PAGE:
Groot Constantia's Grand Dame make reappearance
In the year of its 320th anniversary, the Groot Constantia Estate has reintroduced a modern version of the natural sweet wine that made Groot Constantia world-famous some 200 year’s ago.
The wine, named after the original Grand Constance, is a blend of red and white Muscat de Frontignan grapes picked during the latest stages of ripeness, barrel-fermented and then matured in old French oak barrels for 18 months.
According to Boela Gerber, cellarmaster at Groot Constantia, the Estate’s original natural sweet wines, also made from red and white Muscat de Frontignan, were bottled under the name Grand Constance. “With our strategy of new plantings and Groot Constantia’s broadening of its wine portfolio it was decided to re-introduce the wine that made the Estate world-famous all those years ago,” says Gerber. “Not only does this wine bring our portfolio closer to the Groot Constantia heritage, but market research has shown that there is an increased local and international demand for South African natural sweet wines.
“And seeing that Groot Constantia is where the South African wine industry was born with the making of these wines, it is appropriate that we continue the work of the founding fathers.
“To be able to launch these wines in the year of our 320th anniversary, adds that special touch, something the Grand Constance can bring to any occasion.”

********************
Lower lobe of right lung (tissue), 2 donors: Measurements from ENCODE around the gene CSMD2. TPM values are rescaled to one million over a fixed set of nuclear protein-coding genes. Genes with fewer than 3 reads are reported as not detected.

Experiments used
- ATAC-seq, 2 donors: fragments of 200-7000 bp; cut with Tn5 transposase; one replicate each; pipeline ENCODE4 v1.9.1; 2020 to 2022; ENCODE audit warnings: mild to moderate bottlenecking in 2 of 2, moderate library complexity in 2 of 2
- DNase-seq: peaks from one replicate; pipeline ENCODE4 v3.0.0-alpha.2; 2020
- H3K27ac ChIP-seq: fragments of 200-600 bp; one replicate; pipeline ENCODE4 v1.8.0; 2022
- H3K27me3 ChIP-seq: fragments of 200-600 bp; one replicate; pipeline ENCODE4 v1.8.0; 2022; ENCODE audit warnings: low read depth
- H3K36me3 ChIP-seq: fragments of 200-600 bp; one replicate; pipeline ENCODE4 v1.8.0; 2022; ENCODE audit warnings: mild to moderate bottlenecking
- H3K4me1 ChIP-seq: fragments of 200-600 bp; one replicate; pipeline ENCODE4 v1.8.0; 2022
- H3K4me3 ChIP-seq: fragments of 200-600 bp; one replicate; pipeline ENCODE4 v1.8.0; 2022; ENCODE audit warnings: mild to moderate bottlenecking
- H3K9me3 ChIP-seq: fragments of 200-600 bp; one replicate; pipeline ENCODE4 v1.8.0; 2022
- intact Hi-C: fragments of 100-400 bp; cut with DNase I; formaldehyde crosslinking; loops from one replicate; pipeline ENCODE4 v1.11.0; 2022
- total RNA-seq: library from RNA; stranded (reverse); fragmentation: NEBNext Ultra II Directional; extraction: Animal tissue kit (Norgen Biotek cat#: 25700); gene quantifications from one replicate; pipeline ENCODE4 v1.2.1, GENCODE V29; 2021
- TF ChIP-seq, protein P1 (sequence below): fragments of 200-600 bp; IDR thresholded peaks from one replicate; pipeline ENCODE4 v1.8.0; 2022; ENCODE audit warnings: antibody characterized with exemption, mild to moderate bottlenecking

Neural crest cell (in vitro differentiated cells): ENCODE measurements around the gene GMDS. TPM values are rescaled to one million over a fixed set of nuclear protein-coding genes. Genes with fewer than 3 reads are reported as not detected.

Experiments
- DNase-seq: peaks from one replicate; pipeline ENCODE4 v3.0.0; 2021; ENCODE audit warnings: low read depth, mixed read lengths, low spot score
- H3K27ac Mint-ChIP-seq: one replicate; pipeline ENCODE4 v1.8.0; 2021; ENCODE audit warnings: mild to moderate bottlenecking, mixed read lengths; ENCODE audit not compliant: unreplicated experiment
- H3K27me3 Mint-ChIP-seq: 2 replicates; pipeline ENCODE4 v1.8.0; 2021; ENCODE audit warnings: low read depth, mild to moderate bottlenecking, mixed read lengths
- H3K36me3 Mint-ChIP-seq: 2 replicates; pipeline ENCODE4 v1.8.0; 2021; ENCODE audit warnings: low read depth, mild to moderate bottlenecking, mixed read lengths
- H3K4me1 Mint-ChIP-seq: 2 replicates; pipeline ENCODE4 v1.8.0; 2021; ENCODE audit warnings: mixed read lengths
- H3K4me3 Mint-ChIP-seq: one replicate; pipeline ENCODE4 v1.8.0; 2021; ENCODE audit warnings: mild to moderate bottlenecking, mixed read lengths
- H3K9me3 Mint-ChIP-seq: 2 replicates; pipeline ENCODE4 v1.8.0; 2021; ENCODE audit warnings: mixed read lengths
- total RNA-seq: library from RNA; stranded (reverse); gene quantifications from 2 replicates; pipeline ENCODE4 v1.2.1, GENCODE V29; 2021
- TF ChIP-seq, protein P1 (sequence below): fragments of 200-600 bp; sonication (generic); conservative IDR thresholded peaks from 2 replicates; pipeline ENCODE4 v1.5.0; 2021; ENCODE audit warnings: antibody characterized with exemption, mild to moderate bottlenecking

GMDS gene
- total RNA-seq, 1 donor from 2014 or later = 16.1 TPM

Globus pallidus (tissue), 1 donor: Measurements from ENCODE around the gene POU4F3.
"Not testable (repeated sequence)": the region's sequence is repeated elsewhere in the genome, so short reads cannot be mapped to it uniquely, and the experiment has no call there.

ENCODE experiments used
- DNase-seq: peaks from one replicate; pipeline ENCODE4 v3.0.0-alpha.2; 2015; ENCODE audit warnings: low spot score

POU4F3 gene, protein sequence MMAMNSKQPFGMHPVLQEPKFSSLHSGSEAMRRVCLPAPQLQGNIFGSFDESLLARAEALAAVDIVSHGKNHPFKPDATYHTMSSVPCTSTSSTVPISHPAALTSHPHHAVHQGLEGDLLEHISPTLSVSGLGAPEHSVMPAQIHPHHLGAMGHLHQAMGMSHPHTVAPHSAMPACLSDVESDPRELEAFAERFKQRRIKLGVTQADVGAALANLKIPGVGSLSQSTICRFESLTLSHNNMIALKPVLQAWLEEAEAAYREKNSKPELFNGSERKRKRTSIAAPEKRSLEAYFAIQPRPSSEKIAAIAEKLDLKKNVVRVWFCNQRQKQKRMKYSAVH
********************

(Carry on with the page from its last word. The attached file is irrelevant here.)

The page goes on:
The Grand Constance 2003 is made from red and white Muscat de Frontignan grapes that, according to Gerber, gain and extra dimension in Groot Constantia’s Mediterranean type climate with it cooling breezes from the Atlantic Ocean and average rainfall of 1100mm per annum.
The vines grow on unirrigated Cartref, longlands, Kroonstad soils and were picked at the end of March 2002 at 43° Balling. Twelve hours skin contact was allowed before the grapes were pressed. The juice was immediately cleaned and inoculated with selected yeast. Fermentation was completed in 300L barrels of old French oak.
After fermentation the wine was filtered and put back into the barrels for 18 months. After maturation the wine went through protein and cold stabilisation before bottling.
The colour is liquid amber colour. Gerber says: “One will find caramel, dried apricots, nutty and raisin on the nose, with hints of pineapple and honey. Dried fruit and honey follows through on the palate. The natural sweetness is well balanced by crisp acidity.
The wine is sold in specially packaged 375ml bottles at a suggested retail price of R150.